Arctic Tern (Sterna paradisaea) at Potter's Marsh on the outskirts of Anchorage. Photograph copyright of Angus Wilson©.
During the late morning we ran up against a long column of migrating Short-tailed Shearwaters, moving NNW at the phenomenal rate of 500 or so per minute!!! The column of birds streched from horizon to horizon and showed no signs of slowing up. They may have been following the 'Alaskan Stream Current'. As we were to discover during the next day, this was just a small part of their phenomenal globe-spanning migration. An abundant breeder around Southern Australia, Tasmania and New Zealand, the majority of the world's population spend the northern summer on rich feeding grounds around the Aleutian Islands and within Bering Sea as far as the permanent ice. We remained with the shearwaters for about thirty minutes and then veered northwest towards the Aleut fishing community of Sand Point, and rounded the north end of Unga Island where we found our first Aleutian Terns and Tony spotted an adult Common Black-Headed Gull.
We landed at Unga Spit where the remains of a petrified forest lay exposed on the sandy shore. As we clambered out of our life jackets Andy suggested keeping an eye out for shorebirds along the beach, and within a few seconds we discovered a beautiful female MONGOLIAN PLOVER feeding amongst the dried kelp and driftwood of the wrack line. The whole shore party, birders and non-birders alike, had a chance to view the bird through a battery of telescopes at a distance of 50 meters or so. For the most part the bird feed in a typical plover manner, taking a few short steps and peering ahead, sometimes tilting its head to look more closely with one eye. A couple of times it crouched down amongst the debris to snooze for a few minutes before starting to hunt again. The whole time we were on the island, the plover kept to a fairly small feeding territory, only flying a short distance onto some freshly exposed mud moments before we returned to the ship. The plover was also very confiding, allowing several of us to crawl up relatively close to take photographs without interrupting its feeding.
A female Mongolian Plover (Charadrius mongolus) peeking over a sand bar at the prostrate photographer. Taken on Unga Spit in the eastern Aleutians. Photograph copyright of Angus Wilson©.
Not to be out done, Dick and John pushed further along the beach and soon found a pair of adult KAMCHATKA GULLS standing on the water's edge. This distinctive form is considered a mere eastern Asiatic race of the Mew Gull; a species found throughout the Holarctic Region. In the flesh, Larus canus kamtschatschensis differs rather strikingly from both L. c. brachyrhynchus found in Alaska and western North America, and nominate L. canus canus of western Europe. Although their was a clear size difference between the two birds (presumably male and female) both resembled Ringed-billed Gull rather than Mew Gull in stature and bulk. The lemon yellow bills were unmarked and appeared heavier than in typical Mew Gulls. Both birds showed an fairly obvious pale straw-yellow iris - in stark contrast to the dark eyes of the adult Mew Gulls we had been watching in Anchorage. A couple of times the birds faced each other and made a brief display or head raising suggesting that the may attempt breeding in the area. As we understand it, there are few well documented records from North America and do not as yet know whether breeding has been documented. It is difficult to comment on the mantle color without birds to compare with but we did notice an obvious difference from the general shade seen on Anchorage Mew Gulls.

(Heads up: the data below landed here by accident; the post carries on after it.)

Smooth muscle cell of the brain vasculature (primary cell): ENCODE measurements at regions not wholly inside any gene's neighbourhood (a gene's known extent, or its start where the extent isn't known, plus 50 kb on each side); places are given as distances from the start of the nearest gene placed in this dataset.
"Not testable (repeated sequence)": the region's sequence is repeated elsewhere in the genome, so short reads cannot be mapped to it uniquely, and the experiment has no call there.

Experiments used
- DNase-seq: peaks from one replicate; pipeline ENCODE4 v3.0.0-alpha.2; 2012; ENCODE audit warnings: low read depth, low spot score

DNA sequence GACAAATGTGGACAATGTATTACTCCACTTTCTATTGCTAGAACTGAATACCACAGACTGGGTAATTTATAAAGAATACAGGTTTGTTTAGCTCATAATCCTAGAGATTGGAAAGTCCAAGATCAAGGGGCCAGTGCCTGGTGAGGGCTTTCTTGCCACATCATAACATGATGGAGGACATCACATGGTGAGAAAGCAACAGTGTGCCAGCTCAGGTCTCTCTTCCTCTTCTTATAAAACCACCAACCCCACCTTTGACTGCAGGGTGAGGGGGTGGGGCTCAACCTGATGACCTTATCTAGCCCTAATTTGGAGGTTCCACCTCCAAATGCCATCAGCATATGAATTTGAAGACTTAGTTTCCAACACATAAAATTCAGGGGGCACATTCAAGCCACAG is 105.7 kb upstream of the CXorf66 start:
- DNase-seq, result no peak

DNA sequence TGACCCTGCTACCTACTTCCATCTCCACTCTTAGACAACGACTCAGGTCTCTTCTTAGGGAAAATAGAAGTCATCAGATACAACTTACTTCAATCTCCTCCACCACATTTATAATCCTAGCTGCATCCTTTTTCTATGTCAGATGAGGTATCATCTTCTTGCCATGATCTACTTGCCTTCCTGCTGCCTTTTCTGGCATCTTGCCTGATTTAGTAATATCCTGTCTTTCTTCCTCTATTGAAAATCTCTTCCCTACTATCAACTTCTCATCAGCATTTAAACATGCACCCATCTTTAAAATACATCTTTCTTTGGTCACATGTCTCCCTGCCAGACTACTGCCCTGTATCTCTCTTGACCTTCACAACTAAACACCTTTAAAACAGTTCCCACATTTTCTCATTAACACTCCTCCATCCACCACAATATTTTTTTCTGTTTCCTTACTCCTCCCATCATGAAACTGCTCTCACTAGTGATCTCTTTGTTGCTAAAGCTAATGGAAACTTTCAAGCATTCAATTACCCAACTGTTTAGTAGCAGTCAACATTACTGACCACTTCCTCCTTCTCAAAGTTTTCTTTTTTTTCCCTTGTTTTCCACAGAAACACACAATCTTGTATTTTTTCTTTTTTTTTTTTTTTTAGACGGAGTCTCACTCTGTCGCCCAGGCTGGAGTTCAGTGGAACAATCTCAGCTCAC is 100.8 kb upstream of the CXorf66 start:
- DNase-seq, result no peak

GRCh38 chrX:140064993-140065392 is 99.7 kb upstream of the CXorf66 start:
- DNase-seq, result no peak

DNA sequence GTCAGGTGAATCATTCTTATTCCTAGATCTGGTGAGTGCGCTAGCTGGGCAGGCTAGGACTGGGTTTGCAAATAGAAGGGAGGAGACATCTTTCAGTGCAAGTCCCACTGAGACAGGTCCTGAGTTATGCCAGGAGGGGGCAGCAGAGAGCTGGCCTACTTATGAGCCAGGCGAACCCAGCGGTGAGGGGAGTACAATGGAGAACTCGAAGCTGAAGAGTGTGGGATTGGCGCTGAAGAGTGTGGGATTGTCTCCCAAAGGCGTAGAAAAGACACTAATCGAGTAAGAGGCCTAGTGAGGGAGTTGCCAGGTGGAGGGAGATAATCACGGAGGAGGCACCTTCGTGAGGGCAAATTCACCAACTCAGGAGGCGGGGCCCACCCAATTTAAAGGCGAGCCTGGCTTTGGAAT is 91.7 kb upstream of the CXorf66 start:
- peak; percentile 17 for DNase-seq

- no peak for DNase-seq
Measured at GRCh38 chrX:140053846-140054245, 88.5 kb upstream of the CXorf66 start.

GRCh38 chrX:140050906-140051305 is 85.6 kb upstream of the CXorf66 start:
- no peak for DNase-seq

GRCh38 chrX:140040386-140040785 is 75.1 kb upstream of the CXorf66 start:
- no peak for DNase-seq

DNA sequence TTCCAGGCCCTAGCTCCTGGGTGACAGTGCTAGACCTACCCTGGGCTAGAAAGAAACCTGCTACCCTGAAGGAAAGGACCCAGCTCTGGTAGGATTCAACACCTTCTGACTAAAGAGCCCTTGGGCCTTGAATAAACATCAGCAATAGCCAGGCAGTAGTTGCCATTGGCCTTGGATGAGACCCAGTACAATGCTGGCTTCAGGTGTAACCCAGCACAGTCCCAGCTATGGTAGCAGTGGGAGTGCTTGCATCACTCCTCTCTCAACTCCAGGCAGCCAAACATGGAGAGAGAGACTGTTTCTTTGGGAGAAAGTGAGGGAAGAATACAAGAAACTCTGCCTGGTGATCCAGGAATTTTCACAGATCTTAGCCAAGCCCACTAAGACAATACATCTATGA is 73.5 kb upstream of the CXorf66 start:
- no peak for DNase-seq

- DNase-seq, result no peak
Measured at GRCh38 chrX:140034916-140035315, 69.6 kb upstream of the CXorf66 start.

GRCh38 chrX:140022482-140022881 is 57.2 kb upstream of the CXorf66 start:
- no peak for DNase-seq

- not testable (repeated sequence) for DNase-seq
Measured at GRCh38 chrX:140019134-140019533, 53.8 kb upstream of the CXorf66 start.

A small stream ran across the beach attracting ten or so adult Least Sandpipers and a pair of displaying Semipalmated Plovers. In an attempt to pick up some passerines, we followed the stream gully which was lined with short willows, catching brief glimpses of a male Aleutian Green-winged Teal and a Bank Swallow (a.k.a Sand Martin). Although we couldn't find any notable passerines along the stream, we managed to flush a male Willow Ptarmigan, which displayed angrily for us at close range while a pair of Parasitic Jaeger coursed over the Lapland Longspur-filled tundra. Mary Jean Hage spotted two unidentified swans land some way ahead of us, but there was not enough time to search them out.